So much has been written about the sensation caused by Gould’s first studio recording of the Goldberg Variations in June 1955 that it is hardly necessary to repeat the story of this “birth of a legend” here. But even though it was this recording that laid the foundations for Gould’s international reputation as a Bach interpreter, its roots lie much further back. From the very outset his Bach had been as unconventional as it was distinctive – and so it remains, in spite of regular attempts to enthrone a “new Glenn Gould”. (Conversely, this has meant that every new recording of Bach’s keyboard works is judged by Gould’s standards.) His habit of slouching over the piano, the expansive gestures of his hands and arms, his stabbing nonlegato (almost always without the use of the sustaining pedal), his breathtaking polyphony and his often extreme tempi all result in a kind of pianism that seems to come from another planet, reminding us of Stefan George’s poem in Schoenberg’s Second String Quartet, “Entrückung” (Rapt Otherworldliness): “I breathe air from another planet.”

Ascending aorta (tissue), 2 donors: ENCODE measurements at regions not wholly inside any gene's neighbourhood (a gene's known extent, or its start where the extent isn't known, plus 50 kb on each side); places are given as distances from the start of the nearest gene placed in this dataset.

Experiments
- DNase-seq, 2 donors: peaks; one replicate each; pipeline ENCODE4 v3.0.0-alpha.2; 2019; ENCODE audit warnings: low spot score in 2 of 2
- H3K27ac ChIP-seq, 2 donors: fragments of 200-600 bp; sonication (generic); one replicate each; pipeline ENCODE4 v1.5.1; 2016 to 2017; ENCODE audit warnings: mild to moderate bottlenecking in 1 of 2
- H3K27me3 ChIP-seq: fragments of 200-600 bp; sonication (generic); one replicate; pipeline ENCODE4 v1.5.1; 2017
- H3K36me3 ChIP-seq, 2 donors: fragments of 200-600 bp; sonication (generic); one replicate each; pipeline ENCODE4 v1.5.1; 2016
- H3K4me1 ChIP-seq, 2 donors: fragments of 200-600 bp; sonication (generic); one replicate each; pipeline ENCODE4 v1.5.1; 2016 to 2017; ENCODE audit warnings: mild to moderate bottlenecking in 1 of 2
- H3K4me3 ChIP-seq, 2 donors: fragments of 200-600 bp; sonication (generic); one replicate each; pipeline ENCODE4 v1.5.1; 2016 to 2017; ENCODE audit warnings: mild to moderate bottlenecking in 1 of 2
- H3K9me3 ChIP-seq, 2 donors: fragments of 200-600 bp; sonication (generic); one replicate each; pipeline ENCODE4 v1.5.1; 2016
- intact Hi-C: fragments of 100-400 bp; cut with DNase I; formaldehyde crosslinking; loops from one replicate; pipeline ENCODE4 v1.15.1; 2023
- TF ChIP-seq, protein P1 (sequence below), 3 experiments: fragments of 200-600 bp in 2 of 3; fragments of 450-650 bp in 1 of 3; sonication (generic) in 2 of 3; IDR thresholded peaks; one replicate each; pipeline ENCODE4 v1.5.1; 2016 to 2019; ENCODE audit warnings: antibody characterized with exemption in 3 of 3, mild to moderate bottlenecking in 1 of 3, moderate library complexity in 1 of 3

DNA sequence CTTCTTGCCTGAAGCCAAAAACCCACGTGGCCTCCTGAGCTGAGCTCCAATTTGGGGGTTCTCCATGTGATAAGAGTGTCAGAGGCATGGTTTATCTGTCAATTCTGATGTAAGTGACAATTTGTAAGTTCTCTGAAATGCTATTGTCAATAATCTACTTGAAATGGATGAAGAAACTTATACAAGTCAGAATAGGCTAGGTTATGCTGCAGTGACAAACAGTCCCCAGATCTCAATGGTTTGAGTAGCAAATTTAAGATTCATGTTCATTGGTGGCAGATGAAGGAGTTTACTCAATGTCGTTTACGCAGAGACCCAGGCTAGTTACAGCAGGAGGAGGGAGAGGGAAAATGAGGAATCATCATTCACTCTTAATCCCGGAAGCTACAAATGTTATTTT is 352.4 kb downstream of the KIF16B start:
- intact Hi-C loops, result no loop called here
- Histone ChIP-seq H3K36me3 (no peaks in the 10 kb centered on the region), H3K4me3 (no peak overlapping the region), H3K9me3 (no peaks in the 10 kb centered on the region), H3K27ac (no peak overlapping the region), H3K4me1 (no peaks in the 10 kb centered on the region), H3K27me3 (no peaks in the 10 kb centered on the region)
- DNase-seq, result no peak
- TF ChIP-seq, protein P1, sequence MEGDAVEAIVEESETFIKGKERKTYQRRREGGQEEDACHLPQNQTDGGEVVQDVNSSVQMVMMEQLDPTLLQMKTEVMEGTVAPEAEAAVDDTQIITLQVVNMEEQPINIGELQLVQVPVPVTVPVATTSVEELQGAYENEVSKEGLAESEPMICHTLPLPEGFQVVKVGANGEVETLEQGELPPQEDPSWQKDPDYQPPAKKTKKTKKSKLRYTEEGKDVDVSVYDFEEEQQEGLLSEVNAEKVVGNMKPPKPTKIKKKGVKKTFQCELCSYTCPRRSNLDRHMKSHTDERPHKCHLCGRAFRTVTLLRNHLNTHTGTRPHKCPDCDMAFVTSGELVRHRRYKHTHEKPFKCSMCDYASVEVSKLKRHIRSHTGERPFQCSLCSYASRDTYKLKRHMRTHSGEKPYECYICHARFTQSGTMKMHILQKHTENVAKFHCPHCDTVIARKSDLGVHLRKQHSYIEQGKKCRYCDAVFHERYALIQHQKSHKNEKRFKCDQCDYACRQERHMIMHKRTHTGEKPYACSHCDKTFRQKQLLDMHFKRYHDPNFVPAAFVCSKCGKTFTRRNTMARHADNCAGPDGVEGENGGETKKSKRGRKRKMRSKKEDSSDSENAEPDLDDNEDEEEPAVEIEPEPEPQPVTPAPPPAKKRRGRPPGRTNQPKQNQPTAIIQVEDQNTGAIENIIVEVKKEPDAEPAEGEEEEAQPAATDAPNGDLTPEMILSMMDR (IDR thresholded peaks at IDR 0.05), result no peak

by Michael Stegemann